"The NCAA makes its own rules and can do what it wants to do"

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James Paxton is a left-handed pitcher for the University of Kentucky. He was taken with the 37th overall pick by the Blue Jays in the draft last summer. He decided that he’d rather return for his senior year, however, and did so.

Beginning in October, the NCAA started contacting UK about Paxton. It’s still unclear what about, but they wanted to talk with him, and right now most signs point to something to do with the draft. Maybe he talked to an agent. Who knows? UK wouldn’t tell Paxton what it was about. All they’d do was to hint that (a) it was something involving Paxton’s eligibility; (b) that he couldn’t tell his parents or his lawyer about the interview, nor could they participate; and (c) if he didn’t participate, he was going to be suspended. Heck, maybe he’d be suspended even if he did participate.

Yeah, that’s a lawsuit. Right now it just involves UK, but it will likely involve the NCAA itself eventually, because it appears as though that august institution is once again acting as a law unto itself.

How so: Paxton’s lawyer — the one he was consulting with back in October, not the one who filed the lawsuit — says in an affidavit that the UK athletic director told him that “the NCAA made its own rules and could do whatever it wanted,” and that the NCAA investigator “had [Paxton’s] life in his hands.” The picture that is painted by the suit (which you can view here) is that the NCAA was putting the screws to UK, who in turn put the screws to Paxton. In a lot of ways UK was probably caught in the middle, being threatened by the NCAA with forfeited games and sanctions and stuff if they didn’t treat a student athlete like he was a character in a Kafka novel.

Looming over all of this is the now-settled Andrew Oliver lawsuit from earlier this year. You’ll recall that case as the one in which the Oklahoma State pitcher sued the
NCAA — and got a lot of favorable rulings before the NCAA paid him off — claiming that its rules against players consulting with agents and lawyers were, you know, super illegal.

But the most notable thing about that case was not the rule itself — which is technically back on the books, just waiting to be shot down again — but the NCAA’s utter arrogance throughout the case. They had contempt motions filed against them and, even when the rule was enjoined by the trial judge, they kept sending out letters to students threatening them with that very rule.  You know, acting like it made its own rules and could do whatever it wanted.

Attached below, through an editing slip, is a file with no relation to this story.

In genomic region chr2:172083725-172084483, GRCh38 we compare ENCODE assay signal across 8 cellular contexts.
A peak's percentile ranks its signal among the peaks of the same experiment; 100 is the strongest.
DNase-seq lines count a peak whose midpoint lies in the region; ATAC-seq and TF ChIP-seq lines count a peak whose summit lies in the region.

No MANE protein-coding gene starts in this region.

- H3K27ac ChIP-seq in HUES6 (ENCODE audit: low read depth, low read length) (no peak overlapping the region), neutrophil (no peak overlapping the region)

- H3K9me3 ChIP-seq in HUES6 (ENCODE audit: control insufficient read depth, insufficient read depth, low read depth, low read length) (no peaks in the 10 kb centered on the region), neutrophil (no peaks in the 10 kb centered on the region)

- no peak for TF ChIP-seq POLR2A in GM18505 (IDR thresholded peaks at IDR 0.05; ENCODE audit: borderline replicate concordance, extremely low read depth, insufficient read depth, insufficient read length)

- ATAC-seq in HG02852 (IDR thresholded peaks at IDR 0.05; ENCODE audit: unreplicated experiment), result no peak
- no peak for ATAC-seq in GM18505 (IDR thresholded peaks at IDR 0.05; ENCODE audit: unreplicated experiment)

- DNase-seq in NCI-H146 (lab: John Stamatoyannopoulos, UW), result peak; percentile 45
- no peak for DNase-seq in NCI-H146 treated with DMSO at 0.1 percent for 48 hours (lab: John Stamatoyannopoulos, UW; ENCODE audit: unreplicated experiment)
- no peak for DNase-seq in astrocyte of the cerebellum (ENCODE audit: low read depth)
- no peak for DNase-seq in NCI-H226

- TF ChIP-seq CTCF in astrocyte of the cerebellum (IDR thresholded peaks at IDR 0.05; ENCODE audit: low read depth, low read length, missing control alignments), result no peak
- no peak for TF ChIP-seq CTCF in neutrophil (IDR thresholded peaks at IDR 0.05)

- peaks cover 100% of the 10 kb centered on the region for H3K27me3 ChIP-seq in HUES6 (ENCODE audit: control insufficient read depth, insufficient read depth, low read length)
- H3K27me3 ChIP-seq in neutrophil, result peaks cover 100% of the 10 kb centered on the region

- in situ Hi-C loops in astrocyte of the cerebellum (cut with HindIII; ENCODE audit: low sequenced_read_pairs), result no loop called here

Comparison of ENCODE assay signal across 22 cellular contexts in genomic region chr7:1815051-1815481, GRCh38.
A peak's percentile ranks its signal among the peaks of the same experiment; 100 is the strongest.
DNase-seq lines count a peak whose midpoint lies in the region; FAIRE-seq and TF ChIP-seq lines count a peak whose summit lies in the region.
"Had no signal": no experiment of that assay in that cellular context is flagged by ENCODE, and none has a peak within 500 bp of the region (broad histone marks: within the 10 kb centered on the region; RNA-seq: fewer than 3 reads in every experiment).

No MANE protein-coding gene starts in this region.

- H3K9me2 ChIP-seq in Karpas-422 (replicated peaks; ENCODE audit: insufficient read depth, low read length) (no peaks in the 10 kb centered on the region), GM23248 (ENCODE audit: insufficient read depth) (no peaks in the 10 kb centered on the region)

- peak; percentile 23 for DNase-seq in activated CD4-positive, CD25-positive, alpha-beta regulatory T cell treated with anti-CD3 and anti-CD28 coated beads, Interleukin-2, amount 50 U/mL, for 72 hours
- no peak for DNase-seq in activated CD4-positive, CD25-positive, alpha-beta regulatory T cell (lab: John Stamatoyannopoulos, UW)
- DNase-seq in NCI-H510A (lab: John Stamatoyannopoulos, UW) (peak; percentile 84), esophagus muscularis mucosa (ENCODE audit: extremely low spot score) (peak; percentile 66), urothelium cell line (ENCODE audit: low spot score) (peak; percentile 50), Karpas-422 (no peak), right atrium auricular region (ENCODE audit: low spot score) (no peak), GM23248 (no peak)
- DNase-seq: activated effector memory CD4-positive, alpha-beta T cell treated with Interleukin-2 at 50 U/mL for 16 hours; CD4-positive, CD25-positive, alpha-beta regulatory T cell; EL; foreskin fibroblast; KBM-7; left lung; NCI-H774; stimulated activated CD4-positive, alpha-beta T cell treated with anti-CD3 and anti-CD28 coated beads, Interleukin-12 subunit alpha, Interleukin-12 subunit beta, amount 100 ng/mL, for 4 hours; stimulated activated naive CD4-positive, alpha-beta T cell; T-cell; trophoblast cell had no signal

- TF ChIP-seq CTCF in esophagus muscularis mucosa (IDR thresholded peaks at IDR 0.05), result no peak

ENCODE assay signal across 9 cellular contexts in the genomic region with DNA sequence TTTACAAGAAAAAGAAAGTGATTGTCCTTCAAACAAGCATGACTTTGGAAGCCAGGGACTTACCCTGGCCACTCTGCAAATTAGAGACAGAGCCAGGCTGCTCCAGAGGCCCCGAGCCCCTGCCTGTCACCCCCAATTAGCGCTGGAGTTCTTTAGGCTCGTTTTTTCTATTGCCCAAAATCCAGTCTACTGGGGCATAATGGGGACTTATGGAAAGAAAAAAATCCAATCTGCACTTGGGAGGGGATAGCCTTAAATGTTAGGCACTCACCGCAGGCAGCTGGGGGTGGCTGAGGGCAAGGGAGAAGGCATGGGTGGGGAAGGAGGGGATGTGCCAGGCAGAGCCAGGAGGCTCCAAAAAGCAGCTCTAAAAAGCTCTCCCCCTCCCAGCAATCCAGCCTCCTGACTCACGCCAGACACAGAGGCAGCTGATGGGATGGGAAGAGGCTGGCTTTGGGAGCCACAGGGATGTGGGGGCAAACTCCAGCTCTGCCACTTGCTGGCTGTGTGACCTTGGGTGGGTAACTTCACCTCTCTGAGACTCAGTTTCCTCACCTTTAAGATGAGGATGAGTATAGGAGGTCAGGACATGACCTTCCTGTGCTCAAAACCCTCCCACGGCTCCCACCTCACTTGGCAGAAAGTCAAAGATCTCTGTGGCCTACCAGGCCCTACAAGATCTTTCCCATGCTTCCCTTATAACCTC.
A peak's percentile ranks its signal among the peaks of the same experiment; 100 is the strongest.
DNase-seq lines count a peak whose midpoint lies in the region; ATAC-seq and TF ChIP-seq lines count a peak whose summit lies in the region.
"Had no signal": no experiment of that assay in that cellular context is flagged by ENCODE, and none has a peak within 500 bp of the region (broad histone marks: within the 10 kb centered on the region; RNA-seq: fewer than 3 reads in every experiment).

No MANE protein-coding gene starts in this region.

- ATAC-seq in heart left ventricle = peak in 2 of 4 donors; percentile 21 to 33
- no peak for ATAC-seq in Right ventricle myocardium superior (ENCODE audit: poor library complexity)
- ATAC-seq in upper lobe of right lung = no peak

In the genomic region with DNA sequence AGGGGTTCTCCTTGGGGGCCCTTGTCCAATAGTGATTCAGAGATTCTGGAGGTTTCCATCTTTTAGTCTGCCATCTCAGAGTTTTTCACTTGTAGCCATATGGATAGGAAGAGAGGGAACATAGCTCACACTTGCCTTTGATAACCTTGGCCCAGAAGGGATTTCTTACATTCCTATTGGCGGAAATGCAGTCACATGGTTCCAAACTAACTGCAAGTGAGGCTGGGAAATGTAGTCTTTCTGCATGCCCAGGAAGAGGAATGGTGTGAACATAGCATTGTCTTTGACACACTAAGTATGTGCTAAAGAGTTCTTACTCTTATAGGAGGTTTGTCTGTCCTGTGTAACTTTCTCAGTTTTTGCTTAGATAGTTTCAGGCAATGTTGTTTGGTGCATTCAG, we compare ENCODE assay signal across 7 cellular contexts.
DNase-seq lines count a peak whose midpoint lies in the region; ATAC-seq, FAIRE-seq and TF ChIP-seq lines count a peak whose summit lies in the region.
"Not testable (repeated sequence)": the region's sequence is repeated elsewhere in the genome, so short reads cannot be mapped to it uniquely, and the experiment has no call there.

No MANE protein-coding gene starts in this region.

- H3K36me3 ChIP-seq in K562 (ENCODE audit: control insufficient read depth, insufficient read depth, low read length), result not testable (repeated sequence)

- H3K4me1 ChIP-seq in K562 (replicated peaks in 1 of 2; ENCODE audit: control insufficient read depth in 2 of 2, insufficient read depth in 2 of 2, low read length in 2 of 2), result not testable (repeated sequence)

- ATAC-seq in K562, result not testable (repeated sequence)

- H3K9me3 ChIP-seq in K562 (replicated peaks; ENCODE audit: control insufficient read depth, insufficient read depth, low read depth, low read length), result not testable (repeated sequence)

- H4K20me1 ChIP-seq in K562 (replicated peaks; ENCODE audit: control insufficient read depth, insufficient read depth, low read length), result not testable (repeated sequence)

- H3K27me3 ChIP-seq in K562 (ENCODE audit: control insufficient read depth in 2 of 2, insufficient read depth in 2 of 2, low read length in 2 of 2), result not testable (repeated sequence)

Know this much: for this lawsuit, Paxton has the same lawyer that Andy Oliver had. His email address has the word “Piranha” in it.  In other words: get ready to get creamed again, NCAA.

Braves sign former football player Sanders Commings

GLENDALE, AZ - AUGUST 15:  Cornerback Sanders Commings #26 of the Kansas City Chiefs on the sidelines during the pre-season NFL game against the Arizona Cardinals at the University of Phoenix Stadium on August 15, 2015 in Glendale, Arizona.  (Photo by Christian Petersen/Getty Images)
Christian Petersen/Getty Images
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The Braves have signed former football player and current outfielder Sanders Commings, an Augusta, Georgia native, to a minor league contract, Ken Rosenthal of FOX Sports reports.

Commings, 26, was a defensive back who played for the University of Georgia before being selected by the Chiefs in the fifth round of the 2013 draft. He appeared in two games in the 2013 season.

Commings also played baseball for Westside High School and was selected by the Diamondbacks in the 37th round of the 2008 draft. He chose to attend the University of Georgia instead. When football didn’t pan out, Commings started training with Jerry Hairston, Jr. Hairston said he was “blown away” when he saw Commings hit for the first time.

Obviously, Commings’ path to success as a professional baseball player will be long, but it’s a no-risk flier for the Braves. The club has past experience with football players, including Deion Sanders and Brian Jordan.

The next task for the Braves will be to acquire Ryan Goins from the Blue Jays. That way, players will look at the lineup card each day to see if it’s Commings or Goins.

Justin Verlander: “I’d like to see the AL and NL have the same rules… I vote NL rules.”

SEATTLE, WA - AUGUST 10:  Starting pitcher Justin Verlander #35 of the Detroit Tigers pitches against the Seattle Mariners in the first inning at Safeco Field on August 10, 2016 in Seattle, Washington.  (Photo by Otto Greule Jr/Getty Images)
Otto Greule Jr/Getty Images
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On Thursday afternoon, Rays pitcher Chris Archer asked his Twitter followers, “Lots swirling around what needs to be changed about the game of baseball. What do y’all want to see changed, if anything, & why?”

Tigers ace Justin Verlander responded:

To that, Archer said:

For what it’s worth, Verlander hasn’t been much of a hitter. In 47 career plate appearances, he has three singles and no extra-base hits. And if the AL did get rid of the DH rule, the Tigers would have nowhere to put Victor Martinez. Verlander, though, would have an easier time pitching to opposing pitchers rather than their DH’s.